First Gubernatorial Debate: Fiscal Responsibility

Patricia Dedrick, Montgomery bureau chief for the Birmingham News:

Congress and the president have the ability to spend more money than the federal government takes in. This year's deficit, for example, is now projected at $165 billion. As governor, you would not have that luxury because the state constitution requires a balanced budget. How is a member of Congress, who voted for bills that cause deficit spending, prepared to deal with the tight physical constraints of Montgomery.

Congressman Riley:

One of the main reasons that I ran for Congress is someone told me one time that when my first granddaughter was born she was $167,000 in debt. I said, 'That's Immoral.' We can't have a system like that. One of the reasons I ran for congress is I wanted to balance the budget and my class is the first class to ever have a balanced budget in over 50 years and it really wasn't that complicated.

We said, if you don't spend more money than you took in, in 1996, and the economy grows three to four or five percent a year, you can grow yourself out of debt and you can balance the budget. It didn't take eight or ten years or twelve years. It took four years to balance the budget. That's the kind of fiscal responsibility I want to bring back here. That's the reason I have been talking about the ability to move money and set priorities and assess needs and you can't do that when 90 cents of every dollar of revenue that comes into this state is already earmarked. You're going to have to change the systems if we're ever going to be productive.

Patricia Dedrick:

Congressman, currently though the budget is out of balance by $165 billion and what kind of legislative support do you expect to get here in Montgomery for these initiatives, particularly un-earmarking funds?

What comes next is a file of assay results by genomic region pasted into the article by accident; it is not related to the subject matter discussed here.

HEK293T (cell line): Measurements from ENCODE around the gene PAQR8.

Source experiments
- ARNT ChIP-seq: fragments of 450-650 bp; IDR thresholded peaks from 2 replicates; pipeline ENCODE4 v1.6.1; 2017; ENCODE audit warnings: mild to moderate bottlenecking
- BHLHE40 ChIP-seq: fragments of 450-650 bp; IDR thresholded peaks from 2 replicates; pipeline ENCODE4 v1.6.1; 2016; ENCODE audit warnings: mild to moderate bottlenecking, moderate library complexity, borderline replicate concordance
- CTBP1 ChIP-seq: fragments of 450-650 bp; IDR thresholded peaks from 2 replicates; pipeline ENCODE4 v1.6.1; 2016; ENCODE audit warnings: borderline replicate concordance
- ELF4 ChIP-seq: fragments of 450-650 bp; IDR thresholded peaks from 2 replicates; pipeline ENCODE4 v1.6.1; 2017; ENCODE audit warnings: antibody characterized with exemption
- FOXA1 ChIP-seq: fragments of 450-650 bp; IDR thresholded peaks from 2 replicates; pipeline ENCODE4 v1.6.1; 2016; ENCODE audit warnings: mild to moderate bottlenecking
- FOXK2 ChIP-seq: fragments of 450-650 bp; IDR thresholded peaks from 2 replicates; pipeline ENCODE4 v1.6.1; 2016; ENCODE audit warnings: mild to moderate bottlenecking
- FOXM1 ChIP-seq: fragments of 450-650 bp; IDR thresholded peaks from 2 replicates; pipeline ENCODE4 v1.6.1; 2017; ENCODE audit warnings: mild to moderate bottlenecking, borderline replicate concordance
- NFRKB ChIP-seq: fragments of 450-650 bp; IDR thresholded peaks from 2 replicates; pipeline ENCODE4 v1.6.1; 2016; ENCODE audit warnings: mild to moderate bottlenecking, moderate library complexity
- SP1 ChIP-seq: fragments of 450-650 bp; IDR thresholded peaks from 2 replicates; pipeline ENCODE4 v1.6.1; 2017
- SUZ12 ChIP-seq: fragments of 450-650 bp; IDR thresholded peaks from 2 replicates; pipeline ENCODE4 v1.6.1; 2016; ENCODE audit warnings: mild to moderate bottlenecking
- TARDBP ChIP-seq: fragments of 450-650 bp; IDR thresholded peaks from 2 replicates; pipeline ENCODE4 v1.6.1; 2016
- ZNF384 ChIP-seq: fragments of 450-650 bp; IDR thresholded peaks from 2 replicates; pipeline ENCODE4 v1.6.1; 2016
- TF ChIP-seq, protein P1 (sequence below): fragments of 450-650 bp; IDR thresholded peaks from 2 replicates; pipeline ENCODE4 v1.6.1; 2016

Congressman Riley:

I think it comes back to the ability to have credibility with the legislature on both sides of the aisle. One of the things that George Bush has taught me is that if you don't get hung up on being a Republican or a Democrat, if you reach across that aisle, if you talk to the Republicans and to the Democrats and find people who share the same philosophy and ideology that your do, you can accomplish something. If you look at his educational coalition that he put together to pass an education bill that time it had Ted Kennedy on stage signing it with him.

You compare that to his economic stimulus package, a completely different group. That's what I want to do here. I want to build a team, Republicans and Democrats, to come in and change these things that have fundamentally held this state back for the last 30 or 40 years.

Governor Siegelman:

I would ask Congressman Riley to show me the money. He talks about un-earmarking money. You know I want to change the constitution to add money to education. I want to change the constitution so that we can give our children the kind of hope and future they deserve.

Mr. Riley talks about un-earmarking education dollars and giving it to state employees. He talks about un-earmarking DOT dollars and moving it over to education. This is like an ENRON shell game, and ENRON accounting game. You know you can't just move things like Mr. Riley from one side of the ledger to the other and keep two sets of books and expect it to balance. We have got to raise money for education and it's not going to happen by moving things from one side of the aisle to the other.